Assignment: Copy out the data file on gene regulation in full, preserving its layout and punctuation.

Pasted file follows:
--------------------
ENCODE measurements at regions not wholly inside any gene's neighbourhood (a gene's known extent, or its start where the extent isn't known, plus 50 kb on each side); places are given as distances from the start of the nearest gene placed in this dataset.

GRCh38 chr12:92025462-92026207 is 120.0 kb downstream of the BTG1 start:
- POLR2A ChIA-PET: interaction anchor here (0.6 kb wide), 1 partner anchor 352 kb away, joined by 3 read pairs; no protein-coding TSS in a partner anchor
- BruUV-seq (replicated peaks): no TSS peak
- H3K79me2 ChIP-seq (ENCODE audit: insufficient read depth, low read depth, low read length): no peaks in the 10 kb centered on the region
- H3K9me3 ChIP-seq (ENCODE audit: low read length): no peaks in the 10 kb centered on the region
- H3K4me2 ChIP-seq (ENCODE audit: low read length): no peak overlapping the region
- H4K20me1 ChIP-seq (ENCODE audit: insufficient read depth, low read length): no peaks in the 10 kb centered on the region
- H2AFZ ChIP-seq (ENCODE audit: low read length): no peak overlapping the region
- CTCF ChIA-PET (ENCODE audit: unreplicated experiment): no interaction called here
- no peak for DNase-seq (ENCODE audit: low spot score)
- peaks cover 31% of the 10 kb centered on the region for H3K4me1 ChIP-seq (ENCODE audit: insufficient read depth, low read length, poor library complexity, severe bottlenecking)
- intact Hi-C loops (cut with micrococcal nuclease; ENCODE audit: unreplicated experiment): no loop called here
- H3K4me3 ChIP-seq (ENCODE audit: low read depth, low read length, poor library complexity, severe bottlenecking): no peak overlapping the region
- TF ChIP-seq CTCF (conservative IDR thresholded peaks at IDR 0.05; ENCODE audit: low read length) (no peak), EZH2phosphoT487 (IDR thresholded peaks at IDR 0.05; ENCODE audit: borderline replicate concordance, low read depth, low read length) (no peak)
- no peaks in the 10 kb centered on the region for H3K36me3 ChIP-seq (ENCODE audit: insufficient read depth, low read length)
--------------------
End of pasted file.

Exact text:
ENCODE measurements at regions not wholly inside any gene's neighbourhood (a gene's known extent, or its start where the extent isn't known, plus 50 kb on each side); places are given as distances from the start of the nearest gene placed in this dataset.

GRCh38 chr12:92025462-92026207 is 120.0 kb downstream of the BTG1 start:
- POLR2A ChIA-PET: interaction anchor here (0.6 kb wide), 1 partner anchor 352 kb away, joined by 3 read pairs; no protein-coding TSS in a partner anchor
- BruUV-seq (replicated peaks): no TSS peak
- H3K79me2 ChIP-seq (ENCODE audit: insufficient read depth, low read depth, low read length): no peaks in the 10 kb centered on the region
- H3K9me3 ChIP-seq (ENCODE audit: low read length): no peaks in the 10 kb centered on the region
- H3K4me2 ChIP-seq (ENCODE audit: low read length): no peak overlapping the region
- H4K20me1 ChIP-seq (ENCODE audit: insufficient read depth, low read length): no peaks in the 10 kb centered on the region
- H2AFZ ChIP-seq (ENCODE audit: low read length): no peak overlapping the region
- CTCF ChIA-PET (ENCODE audit: unreplicated experiment): no interaction called here
- no peak for DNase-seq (ENCODE audit: low spot score)
- peaks cover 31% of the 10 kb centered on the region for H3K4me1 ChIP-seq (ENCODE audit: insufficient read depth, low read length, poor library complexity, severe bottlenecking)
- intact Hi-C loops (cut with micrococcal nuclease; ENCODE audit: unreplicated experiment): no loop called here
- H3K4me3 ChIP-seq (ENCODE audit: low read depth, low read length, poor library complexity, severe bottlenecking): no peak overlapping the region
- TF ChIP-seq CTCF (conservative IDR thresholded peaks at IDR 0.05; ENCODE audit: low read length) (no peak), EZH2phosphoT487 (IDR thresholded peaks at IDR 0.05; ENCODE audit: borderline replicate concordance, low read depth, low read length) (no peak)
- no peaks in the 10 kb centered on the region for H3K36me3 ChIP-seq (ENCODE audit: insufficient read depth, low read length)